Plans drawn up in case mist falls on Ryder Cup

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ONE of the main dangers to the Ryder Cup being completed on schedule reared its head yesterday as a blanket of morning mist at Gleneagles delayed the arrival of the iconic trophy at the Perthshire resort at the end of a week-long Scottish tour.

After a flawless journey from Edinburgh to Braemar via the Borders, Dumfries & Galloway, the Mull of Kintyre, the isle of Harris and the Shetlands, the last leg from Aberdeen was put on hold due to the fact the helicopter carrying the Ryder Cup couldn’t land at Gleneagles.

Kayleigh Singer, from South Queensferry flew into Gleneagles today to officially hand over the Ryder Cup. Picture: PA

Kayleigh Singer, from South Queensferry flew into Gleneagles today to officially hand over the Ryder Cup. Picture: PA

As places within two miles basked in glorious autumn sunshine, mist bellowing out from Glendevon shrouded the resort and its three courses to provide a timely reminder about the part Mother Nature could play when Scotland stages its first Ryder Cup in more than 40 years in a fortnight’s time.

“I prefer this before the event than at the event,” admitted Scott Fenwick, who, in his 34 years on the greenkeeping staff at Gleneagles, has quite often seen play delayed there due to the same weather conditions.

“It doesn’t matter what time of the year it is, you can get fog coming in,” added the man who has risen through the ranks to become golf courses and estates manager and, as such, is in charge of the team preparing the PGA Centenary Course to host the third biggest event in sport. “But it’s not like we get days and weeks of the stuff.”

Indeed, the sun had burned through on this occasion by lunchtime, allowing the helicopter to land with its important cargo at 1pm, though the mist had probably lifted sufficiently a good hour or two before then to have allowed some golf to be played if it had been a Ryder Cup day.

Picture: PA

Picture: PA

Four years ago, the match in Wales was hit badly by rain, forcing the format to be rejigged mid-event. Even then, it spilled over to the Monday for the first time in 39 stagings.

Contingency plans are in place for a similar scenario this time around, but match director Edward Kitson insisted one weather hiccup in the build-up wasn’t giving him any undue concern.

“There have been some foggy mornings over the past few months, but today it has hung around for a bit longer than usual,” he said. “We’ve had fog at previous Ryder Cups, including a delay in 1993 (at The Belfry), and during the week of the event we have a meteorologist on site keeping track of the weather patterns, whether it is rain, winds or, hopefully, blue skies.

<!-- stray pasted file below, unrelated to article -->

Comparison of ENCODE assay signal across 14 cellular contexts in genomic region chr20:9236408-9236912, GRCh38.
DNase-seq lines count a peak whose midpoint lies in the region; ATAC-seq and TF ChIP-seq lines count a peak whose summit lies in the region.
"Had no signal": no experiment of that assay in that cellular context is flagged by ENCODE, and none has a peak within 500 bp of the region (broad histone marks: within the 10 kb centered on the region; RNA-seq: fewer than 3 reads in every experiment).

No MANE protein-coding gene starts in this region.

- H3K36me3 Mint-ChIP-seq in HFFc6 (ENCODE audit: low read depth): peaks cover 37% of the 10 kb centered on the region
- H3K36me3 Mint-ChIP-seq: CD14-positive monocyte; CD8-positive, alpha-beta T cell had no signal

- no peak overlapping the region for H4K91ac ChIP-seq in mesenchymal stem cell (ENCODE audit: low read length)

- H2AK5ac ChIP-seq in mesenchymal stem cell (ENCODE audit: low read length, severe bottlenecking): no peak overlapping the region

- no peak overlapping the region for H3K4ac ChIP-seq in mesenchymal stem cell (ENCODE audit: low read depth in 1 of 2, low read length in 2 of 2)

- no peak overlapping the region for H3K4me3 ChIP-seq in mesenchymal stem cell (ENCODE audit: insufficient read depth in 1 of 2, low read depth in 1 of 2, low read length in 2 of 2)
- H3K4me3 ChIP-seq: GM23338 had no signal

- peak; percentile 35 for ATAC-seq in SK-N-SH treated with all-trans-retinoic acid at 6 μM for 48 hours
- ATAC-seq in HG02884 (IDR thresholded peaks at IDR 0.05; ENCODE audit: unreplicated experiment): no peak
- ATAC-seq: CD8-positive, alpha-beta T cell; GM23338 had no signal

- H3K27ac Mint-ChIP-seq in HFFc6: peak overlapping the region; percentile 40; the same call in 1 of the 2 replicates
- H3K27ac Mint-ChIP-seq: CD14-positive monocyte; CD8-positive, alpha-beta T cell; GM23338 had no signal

“We have some contingencies to deal with any delays on the first two days and, of course, there’s Sunday morning (the singles aren’t due to start until around 11.30am) if we don’t get to complete the matches on schedule by then. But the nature of the Ryder Cup is very different to regular European Tour events and match-play against stroke-play also makes a difference.

“In 2010, of course, we did go into the Monday, but, even though there are contingency plans in place should that happen, hopefully that won’t be the case this time.

“Our focus is always on trying to finish on Sunday night and every effort will be made to achieve that.”

While it had seemed the trophy would have to make the last part of its journey by car, plan A came off in the end as the helicopter landed in front of the iconic hotel, where Kayleigh Singer, a 17-year-old ClubGolf product from South Queensferry, stepped out holding the Ryder Cup to present it to Patrick Elsmie, the Gleneagles managing director.

Having staged a G8 summit in 2005, Elsmie and his 800-strong staff are no strangers to hosting either big events or big names, with the European and American players and officials set to receive five-star treatment during their week-long stay.

“The hotel is a place we have spent a lot of money on in recent years and we continue to make sure we provide a venue that is right for those that are participating,” he said. “The official parties and the guests of the official parties will be here and we want to make sure they go away with a positive image of Gleneagles, Perthshire and Scotland.”

While mist may play havoc with helicopters, it doesn’t stop building work and, with each passing day, the huge infrastructure that comes with a modern-day Ryder Cup is taking shape around the Perthshire resort.

“It’s like one of those slow motion things,” said Malcolm Roughead, VisitScotland’s chief executive, of the final phase of a journey that started in 2001, when Wales and Scotland were awarded Ryder Cups at the same time.

“You come one week and the things to make the stands are lying there. Come up again and the stands are up. The (railway) station has opened. Each little bit adds to the whole thing. It’s adds to the excitement and tension.

“You can feel the excitement building. Even playing golf at my club at the weekend, everybody was talking about the Ryder Cup. Stephen (Gallacher) getting picked has just added another dimension to it.”

Gallacher, meanwhile, has played his first practice round on the course since he was handed a wild card by Paul McGinley, the European captain, along with English duo Lee Westwood and Ian Poulter.

Keen to utilise his knowledge of the course to the full, having recorded seven top-10s on it since 2001, Gallacher paid a visit with his coach, Alan McCloskey, as he started to gear up for a dream first appearance in the inter-continental contest.

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